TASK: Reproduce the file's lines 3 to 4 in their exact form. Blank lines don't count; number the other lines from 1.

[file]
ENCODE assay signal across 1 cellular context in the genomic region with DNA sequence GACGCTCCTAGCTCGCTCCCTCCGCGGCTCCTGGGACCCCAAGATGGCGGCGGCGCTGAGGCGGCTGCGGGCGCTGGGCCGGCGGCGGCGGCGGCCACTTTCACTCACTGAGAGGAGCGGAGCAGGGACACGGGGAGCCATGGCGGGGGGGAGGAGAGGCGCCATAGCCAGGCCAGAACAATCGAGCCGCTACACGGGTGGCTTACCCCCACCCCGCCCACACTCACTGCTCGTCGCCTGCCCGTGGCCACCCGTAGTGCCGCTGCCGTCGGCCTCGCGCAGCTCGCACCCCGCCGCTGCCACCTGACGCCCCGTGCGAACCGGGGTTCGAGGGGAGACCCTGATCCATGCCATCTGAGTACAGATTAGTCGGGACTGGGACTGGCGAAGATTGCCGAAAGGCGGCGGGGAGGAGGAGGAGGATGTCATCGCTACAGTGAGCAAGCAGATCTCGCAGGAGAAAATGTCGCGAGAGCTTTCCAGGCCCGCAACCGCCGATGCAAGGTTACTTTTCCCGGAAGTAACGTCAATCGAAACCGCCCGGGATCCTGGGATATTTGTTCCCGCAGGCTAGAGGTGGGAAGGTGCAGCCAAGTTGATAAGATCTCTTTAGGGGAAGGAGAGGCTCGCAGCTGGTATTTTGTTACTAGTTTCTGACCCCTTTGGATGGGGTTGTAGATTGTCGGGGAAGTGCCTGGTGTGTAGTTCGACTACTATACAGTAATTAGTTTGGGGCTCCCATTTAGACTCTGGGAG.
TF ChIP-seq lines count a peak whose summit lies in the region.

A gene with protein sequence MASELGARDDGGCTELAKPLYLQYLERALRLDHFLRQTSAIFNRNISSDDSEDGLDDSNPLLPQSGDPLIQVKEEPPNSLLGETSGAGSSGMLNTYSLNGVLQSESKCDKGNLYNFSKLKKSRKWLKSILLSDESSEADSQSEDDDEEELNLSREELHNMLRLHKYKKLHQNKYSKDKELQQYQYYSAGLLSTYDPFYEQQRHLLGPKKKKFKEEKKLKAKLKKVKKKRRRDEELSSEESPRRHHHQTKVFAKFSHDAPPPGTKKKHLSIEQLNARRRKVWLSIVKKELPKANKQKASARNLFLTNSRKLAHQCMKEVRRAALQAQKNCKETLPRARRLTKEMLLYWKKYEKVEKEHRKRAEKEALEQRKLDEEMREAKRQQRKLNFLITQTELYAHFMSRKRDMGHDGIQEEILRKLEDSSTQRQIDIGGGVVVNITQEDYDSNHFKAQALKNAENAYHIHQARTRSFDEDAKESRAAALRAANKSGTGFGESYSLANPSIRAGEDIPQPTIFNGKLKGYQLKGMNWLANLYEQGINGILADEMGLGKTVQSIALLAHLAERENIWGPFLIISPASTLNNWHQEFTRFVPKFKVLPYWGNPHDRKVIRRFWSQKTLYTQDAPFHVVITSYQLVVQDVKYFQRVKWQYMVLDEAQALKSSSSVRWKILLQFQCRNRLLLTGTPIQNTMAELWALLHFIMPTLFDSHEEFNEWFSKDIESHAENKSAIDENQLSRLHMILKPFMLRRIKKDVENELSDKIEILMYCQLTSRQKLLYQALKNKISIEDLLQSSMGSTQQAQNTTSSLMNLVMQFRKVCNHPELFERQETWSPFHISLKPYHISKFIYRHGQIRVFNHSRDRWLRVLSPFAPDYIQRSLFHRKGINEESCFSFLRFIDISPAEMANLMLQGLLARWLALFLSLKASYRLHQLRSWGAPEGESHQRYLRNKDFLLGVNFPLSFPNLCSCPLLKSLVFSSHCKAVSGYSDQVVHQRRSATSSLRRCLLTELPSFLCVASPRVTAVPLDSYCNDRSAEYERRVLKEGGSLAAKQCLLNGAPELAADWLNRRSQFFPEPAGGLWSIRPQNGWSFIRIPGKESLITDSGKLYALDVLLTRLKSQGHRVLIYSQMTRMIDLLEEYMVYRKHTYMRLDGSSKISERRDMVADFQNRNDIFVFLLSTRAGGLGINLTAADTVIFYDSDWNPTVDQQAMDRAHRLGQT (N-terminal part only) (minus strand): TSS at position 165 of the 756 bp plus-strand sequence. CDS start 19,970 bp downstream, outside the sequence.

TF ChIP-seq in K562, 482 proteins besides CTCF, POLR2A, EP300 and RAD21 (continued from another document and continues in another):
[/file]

A gene with protein sequence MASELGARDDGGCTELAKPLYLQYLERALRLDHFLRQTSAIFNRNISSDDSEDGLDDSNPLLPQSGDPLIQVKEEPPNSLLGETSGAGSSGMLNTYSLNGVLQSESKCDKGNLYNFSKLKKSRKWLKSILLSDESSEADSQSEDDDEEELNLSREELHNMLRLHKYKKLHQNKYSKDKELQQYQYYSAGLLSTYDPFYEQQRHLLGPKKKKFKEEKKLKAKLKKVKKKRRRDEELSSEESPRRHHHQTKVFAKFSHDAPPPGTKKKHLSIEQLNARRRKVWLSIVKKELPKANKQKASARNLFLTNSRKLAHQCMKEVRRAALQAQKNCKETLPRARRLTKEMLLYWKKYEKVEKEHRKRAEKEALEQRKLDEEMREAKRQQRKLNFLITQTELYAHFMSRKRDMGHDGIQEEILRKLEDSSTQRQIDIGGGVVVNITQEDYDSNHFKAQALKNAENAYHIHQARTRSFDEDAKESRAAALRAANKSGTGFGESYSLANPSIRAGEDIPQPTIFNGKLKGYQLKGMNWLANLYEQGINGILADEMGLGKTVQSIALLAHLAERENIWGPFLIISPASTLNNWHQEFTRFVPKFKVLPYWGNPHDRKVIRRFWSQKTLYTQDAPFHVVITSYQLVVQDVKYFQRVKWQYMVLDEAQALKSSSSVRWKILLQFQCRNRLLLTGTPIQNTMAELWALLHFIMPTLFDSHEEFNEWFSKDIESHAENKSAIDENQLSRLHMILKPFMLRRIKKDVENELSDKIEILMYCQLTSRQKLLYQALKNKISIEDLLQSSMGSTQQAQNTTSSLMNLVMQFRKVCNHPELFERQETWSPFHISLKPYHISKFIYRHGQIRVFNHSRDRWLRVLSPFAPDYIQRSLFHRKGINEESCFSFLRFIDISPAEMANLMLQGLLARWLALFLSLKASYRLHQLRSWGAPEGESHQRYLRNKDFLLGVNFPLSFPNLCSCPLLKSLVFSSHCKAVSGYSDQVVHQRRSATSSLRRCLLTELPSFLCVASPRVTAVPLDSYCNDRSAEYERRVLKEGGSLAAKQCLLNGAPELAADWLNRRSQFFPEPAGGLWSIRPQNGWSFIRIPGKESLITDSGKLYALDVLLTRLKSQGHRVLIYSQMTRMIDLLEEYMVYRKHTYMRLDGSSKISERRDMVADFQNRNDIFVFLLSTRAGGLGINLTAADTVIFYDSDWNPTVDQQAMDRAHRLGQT (N-terminal part only) (minus strand): TSS at position 165 of the 756 bp plus-strand sequence. CDS start 19,970 bp downstream, outside the sequence.

TF ChIP-seq in K562, 482 proteins besides CTCF, POLR2A, EP300 and RAD21 (continued from another document and continues in another):